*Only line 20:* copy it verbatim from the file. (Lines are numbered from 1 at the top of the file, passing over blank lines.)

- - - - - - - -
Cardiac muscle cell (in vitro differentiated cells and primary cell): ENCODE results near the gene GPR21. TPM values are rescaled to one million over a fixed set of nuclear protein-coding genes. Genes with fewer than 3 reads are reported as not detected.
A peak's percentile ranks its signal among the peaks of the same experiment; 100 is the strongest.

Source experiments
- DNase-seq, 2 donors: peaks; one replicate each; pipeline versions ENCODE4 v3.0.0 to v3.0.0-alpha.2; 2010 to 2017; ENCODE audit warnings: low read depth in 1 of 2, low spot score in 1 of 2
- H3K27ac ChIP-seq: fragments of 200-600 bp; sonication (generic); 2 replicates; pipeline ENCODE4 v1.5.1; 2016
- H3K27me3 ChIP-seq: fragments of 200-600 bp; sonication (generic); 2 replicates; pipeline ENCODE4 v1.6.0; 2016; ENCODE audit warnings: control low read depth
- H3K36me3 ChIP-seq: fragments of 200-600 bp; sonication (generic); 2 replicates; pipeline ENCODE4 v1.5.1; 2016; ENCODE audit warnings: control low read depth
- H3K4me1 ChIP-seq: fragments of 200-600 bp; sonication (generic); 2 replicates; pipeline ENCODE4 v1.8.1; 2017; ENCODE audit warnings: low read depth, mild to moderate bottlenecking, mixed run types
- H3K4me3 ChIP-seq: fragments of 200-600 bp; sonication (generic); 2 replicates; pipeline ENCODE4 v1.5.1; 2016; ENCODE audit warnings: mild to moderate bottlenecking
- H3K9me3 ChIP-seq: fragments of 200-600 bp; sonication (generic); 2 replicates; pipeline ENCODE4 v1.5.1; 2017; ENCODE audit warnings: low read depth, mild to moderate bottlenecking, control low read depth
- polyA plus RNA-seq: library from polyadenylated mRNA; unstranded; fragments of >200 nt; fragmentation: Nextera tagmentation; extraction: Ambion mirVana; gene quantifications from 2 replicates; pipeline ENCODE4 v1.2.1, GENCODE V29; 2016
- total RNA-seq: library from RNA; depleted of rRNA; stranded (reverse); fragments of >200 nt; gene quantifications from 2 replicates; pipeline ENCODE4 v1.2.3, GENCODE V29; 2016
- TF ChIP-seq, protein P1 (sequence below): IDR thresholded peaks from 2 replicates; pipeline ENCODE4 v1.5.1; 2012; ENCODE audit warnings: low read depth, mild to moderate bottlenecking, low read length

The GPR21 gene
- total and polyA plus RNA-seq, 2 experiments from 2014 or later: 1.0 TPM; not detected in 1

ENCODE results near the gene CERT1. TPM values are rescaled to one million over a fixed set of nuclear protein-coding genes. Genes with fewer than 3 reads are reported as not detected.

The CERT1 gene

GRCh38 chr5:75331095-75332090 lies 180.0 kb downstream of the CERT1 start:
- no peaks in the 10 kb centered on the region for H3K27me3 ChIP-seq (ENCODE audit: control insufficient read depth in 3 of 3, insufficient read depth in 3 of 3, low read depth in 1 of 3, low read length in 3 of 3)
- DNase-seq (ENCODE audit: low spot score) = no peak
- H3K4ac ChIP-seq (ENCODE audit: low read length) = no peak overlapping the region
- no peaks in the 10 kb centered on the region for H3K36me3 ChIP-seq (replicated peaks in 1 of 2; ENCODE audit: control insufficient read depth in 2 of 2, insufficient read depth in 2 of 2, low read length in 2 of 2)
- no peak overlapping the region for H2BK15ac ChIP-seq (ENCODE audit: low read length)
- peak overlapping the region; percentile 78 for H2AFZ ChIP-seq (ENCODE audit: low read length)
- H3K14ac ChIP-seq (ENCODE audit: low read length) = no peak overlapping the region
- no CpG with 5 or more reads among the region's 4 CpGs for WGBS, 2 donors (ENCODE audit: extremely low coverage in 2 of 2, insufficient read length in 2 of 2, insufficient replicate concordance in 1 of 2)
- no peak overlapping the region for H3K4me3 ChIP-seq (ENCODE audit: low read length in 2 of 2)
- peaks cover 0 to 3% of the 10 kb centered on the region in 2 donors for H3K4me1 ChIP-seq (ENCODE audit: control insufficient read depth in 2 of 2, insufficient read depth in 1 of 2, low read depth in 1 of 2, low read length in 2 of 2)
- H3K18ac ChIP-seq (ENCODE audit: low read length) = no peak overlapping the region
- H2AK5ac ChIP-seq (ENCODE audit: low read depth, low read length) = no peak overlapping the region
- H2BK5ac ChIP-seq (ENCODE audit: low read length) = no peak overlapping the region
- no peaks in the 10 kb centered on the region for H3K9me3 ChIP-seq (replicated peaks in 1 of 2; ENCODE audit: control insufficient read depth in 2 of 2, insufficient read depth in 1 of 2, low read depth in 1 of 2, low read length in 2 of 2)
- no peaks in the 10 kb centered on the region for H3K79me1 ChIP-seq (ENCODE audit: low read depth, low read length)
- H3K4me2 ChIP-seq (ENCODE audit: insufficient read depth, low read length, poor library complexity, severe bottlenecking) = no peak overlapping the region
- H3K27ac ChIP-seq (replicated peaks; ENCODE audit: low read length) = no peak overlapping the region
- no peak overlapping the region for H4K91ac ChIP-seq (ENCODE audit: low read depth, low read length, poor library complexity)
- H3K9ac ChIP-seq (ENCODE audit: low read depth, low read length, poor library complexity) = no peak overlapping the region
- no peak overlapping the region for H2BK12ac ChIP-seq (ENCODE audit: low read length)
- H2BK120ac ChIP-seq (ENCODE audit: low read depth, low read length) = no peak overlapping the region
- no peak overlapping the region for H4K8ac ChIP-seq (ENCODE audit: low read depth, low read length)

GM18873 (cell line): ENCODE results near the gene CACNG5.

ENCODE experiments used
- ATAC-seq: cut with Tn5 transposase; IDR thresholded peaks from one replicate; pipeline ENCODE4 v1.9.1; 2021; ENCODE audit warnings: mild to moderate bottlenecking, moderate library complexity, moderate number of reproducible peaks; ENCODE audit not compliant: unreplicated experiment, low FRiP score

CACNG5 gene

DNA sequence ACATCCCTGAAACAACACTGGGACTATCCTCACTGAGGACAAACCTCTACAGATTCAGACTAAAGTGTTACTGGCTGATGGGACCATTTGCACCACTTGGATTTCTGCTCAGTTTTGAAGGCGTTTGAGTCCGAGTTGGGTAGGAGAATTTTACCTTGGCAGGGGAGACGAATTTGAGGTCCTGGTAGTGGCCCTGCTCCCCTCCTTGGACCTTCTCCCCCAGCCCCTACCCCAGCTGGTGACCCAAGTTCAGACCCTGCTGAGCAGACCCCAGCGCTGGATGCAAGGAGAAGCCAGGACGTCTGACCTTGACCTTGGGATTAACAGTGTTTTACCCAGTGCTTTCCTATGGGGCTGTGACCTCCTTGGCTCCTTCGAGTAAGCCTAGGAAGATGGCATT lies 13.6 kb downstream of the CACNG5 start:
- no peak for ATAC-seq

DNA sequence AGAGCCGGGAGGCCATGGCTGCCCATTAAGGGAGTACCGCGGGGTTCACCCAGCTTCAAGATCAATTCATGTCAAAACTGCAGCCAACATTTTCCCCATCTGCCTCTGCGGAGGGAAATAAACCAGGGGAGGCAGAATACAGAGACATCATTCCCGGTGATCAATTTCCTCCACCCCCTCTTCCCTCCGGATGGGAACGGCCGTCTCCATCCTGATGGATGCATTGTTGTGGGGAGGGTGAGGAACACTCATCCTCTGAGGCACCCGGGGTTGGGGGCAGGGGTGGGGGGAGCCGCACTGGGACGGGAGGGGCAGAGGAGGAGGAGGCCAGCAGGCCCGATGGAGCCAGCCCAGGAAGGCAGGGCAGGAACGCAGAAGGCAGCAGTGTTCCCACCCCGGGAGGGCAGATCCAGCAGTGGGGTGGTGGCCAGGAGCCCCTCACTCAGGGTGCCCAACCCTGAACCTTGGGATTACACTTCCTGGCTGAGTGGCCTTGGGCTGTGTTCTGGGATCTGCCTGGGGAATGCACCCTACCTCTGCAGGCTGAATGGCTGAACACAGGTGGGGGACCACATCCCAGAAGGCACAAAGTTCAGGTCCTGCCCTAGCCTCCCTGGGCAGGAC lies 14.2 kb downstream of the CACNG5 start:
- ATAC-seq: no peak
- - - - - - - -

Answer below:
- DNase-seq (ENCODE audit: low spot score) = no peak